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A new strain of spyware called Tizi has been plaguing Android apps through the Google Play Store. What is Tizi spyware? How does it work, and what can be done to mitigate the threat it poses?
First spotted in September 2017 by Google's Play Protect team, apps infected with Tizi spyware have been around since October 2015. Although Tizi is classified as spyware, newer versions can gain root access to devices running vulnerable versions of Android, enabling it to perform a wide range of operations.
After gaining root access, Tizi spyware-infected apps can steal data from social media apps like Facebook, Twitter, LinkedIn and Telegram; record calls from WhatsApp, Viber and Skype; send and intercept text messages; and access calendar events, call log data, contacts, photos and Wi-Fi encryption keys. Additionally, Tizi-infected apps can record audio when the user is not actively using the phone and take pictures without alerting the user.
According to data gathered by Google, the malware was targeted at users in African countries, with the vast majority of the 1,300 devices affected by Tizi spyware located in Kenya. The attacker targeted fans of the Kenyan fitness brand Tizi by using Twitter and other social media platforms to spread links to a workout app listed on Google Play and other third-party sites. Other Tizi spyware infected apps included a bogus system update and one targeting people who would be interested in installing an app about the National Super Alliance, a Kenyan political coalition also known as NASA.
When the Tizi spyware infected app is first installed, it sends the device's GPS coordinates via text message to a command-and-control server that then communicates with the app via HTTPS and, in a few cases, with the Message Queuing Telemetry Transport. It can root a device via any one of the following nine vulnerabilities: CVE-2012-4220, CVE-2013-2596, CVE-2013-2597, CVE-2013-2595, CVE-2013-2094, CVE-2013-6282, CVE-2014-3153, CVE-2015-3636 or CVE-2015-1805. These are all old exploits, and any device with a security patch level of April 2016 or later is "far less exposed to Tizi's capabilities," according to Google.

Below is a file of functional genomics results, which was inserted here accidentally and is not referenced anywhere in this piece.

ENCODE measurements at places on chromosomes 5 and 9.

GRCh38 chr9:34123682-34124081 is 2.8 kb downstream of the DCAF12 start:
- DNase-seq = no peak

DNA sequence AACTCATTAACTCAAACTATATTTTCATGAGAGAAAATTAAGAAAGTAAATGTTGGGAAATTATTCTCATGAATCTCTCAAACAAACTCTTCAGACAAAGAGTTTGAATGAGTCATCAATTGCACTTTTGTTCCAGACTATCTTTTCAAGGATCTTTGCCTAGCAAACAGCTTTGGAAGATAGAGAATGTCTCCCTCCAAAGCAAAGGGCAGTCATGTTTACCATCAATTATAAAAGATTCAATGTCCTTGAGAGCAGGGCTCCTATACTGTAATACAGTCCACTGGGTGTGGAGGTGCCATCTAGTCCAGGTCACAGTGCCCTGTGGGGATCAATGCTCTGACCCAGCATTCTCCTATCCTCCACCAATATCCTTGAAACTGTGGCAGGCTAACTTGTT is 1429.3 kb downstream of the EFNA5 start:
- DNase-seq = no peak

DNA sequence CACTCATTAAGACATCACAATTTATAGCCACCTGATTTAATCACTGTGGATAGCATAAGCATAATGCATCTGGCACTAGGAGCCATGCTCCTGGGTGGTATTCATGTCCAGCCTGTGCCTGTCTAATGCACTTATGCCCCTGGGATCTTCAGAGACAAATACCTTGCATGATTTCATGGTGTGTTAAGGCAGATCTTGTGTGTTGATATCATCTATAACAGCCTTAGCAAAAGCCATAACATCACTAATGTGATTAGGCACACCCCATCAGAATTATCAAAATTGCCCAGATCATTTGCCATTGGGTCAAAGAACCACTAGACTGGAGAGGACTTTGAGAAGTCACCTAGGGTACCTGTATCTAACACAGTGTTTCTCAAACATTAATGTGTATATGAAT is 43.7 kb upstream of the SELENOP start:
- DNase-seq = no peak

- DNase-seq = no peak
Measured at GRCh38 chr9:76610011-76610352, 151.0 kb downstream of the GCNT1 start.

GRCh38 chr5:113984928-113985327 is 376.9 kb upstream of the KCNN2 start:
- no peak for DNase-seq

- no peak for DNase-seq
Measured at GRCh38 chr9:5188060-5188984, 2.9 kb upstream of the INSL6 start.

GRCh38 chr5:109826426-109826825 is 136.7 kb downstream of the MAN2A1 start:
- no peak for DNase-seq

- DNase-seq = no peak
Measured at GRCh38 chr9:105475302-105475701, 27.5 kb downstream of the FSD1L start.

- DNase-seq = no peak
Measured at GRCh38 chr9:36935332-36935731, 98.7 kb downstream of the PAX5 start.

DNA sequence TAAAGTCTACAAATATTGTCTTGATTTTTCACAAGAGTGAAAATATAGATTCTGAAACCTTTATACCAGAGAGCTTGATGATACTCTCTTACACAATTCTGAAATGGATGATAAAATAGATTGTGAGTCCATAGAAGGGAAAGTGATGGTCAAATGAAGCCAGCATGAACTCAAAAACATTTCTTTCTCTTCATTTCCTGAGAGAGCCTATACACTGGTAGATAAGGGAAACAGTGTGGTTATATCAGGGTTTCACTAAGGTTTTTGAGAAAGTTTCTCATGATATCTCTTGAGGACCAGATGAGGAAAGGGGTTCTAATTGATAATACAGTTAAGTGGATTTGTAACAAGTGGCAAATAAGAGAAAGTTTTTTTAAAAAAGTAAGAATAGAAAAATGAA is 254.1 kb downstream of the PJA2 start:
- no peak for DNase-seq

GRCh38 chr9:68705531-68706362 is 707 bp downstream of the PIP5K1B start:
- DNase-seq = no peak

However, if a Tizi app can't exploit any of these vulnerabilities to take control of a device, it will ask the user to grant it high-level permissions so it can read and send text messages and control phone calls.
Google has suspended several developer accounts responsible for the apps infected with Tizi spyware, and it has disabled the apps on affected devices using Google Play Protect, a security package introduced last year that actively scans a device using machine learning technology to look for harmful apps. It also provided additional browser protection and anti-theft measures.
While users with newer Android devices are better protected, those who own cheaper and older devices need to be extra vigilant when installing new apps. Users should certainly follow Google's advice for keeping Android devices safe from malware and other potentially harmful applications (PHAs).
- Check permissions. Be cautious with apps that request unreasonable permissions. For example, a flashlight app shouldn't need access to send text messages.
- Enable a secure lock screen. Pick a PIN, pattern or password that is easy to remember and hard for others to guess.
- Update devices. Keep devices up to date with the latest security patches. Tizi exploited older and publicly known security vulnerabilities, so devices that have up-to-date security patches are less exposed to this kind of attack.
- Google Play Protect. Ensure Google Play Protect is enabled.
- Practice locating the device. Losing a device is far more likely than installing a PHA.
Users should review potential handset makers and network providers when selecting a mobile device, as it makes a big difference as to how easy or impossible it is to keep a device up to date with the latest security patches. For example, Google, Samsung and LG regularly provide monthly patches, but many handset makers make no commitment to do so, and some network providers can be slow to push new patches to their subscribers. Choosing the cheap option may prove to be costlier in the long term.
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